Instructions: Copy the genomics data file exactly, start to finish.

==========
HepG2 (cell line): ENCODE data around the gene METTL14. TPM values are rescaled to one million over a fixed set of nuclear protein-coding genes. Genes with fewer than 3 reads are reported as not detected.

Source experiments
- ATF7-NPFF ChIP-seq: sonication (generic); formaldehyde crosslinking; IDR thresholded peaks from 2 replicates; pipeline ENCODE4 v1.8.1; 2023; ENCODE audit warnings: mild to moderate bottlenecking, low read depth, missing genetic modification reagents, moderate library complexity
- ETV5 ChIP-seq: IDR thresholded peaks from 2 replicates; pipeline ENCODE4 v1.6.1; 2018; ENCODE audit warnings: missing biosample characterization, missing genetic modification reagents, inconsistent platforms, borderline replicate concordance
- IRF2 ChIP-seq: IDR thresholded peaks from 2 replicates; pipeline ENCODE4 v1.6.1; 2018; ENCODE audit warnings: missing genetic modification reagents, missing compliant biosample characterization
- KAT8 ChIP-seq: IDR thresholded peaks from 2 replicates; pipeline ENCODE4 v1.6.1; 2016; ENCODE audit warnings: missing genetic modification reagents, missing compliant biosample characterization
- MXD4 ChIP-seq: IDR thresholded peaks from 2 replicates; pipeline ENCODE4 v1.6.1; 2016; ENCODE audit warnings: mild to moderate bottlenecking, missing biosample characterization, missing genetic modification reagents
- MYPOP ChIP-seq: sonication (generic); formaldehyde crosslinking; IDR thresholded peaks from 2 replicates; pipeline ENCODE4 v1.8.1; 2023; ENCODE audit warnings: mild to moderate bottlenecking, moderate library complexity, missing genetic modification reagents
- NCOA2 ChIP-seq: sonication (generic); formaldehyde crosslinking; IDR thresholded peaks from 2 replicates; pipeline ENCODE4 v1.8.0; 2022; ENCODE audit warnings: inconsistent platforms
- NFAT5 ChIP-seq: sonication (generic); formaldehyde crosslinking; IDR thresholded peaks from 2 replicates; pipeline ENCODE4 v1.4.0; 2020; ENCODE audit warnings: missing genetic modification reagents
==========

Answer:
HepG2 (cell line): ENCODE data around the gene METTL14. TPM values are rescaled to one million over a fixed set of nuclear protein-coding genes. Genes with fewer than 3 reads are reported as not detected.

Source experiments
- ATF7-NPFF ChIP-seq: sonication (generic); formaldehyde crosslinking; IDR thresholded peaks from 2 replicates; pipeline ENCODE4 v1.8.1; 2023; ENCODE audit warnings: mild to moderate bottlenecking, low read depth, missing genetic modification reagents, moderate library complexity
- ETV5 ChIP-seq: IDR thresholded peaks from 2 replicates; pipeline ENCODE4 v1.6.1; 2018; ENCODE audit warnings: missing biosample characterization, missing genetic modification reagents, inconsistent platforms, borderline replicate concordance
- IRF2 ChIP-seq: IDR thresholded peaks from 2 replicates; pipeline ENCODE4 v1.6.1; 2018; ENCODE audit warnings: missing genetic modification reagents, missing compliant biosample characterization
- KAT8 ChIP-seq: IDR thresholded peaks from 2 replicates; pipeline ENCODE4 v1.6.1; 2016; ENCODE audit warnings: missing genetic modification reagents, missing compliant biosample characterization
- MXD4 ChIP-seq: IDR thresholded peaks from 2 replicates; pipeline ENCODE4 v1.6.1; 2016; ENCODE audit warnings: mild to moderate bottlenecking, missing biosample characterization, missing genetic modification reagents
- MYPOP ChIP-seq: sonication (generic); formaldehyde crosslinking; IDR thresholded peaks from 2 replicates; pipeline ENCODE4 v1.8.1; 2023; ENCODE audit warnings: mild to moderate bottlenecking, moderate library complexity, missing genetic modification reagents
- NCOA2 ChIP-seq: sonication (generic); formaldehyde crosslinking; IDR thresholded peaks from 2 replicates; pipeline ENCODE4 v1.8.0; 2022; ENCODE audit warnings: inconsistent platforms
- NFAT5 ChIP-seq: sonication (generic); formaldehyde crosslinking; IDR thresholded peaks from 2 replicates; pipeline ENCODE4 v1.4.0; 2020; ENCODE audit warnings: missing genetic modification reagents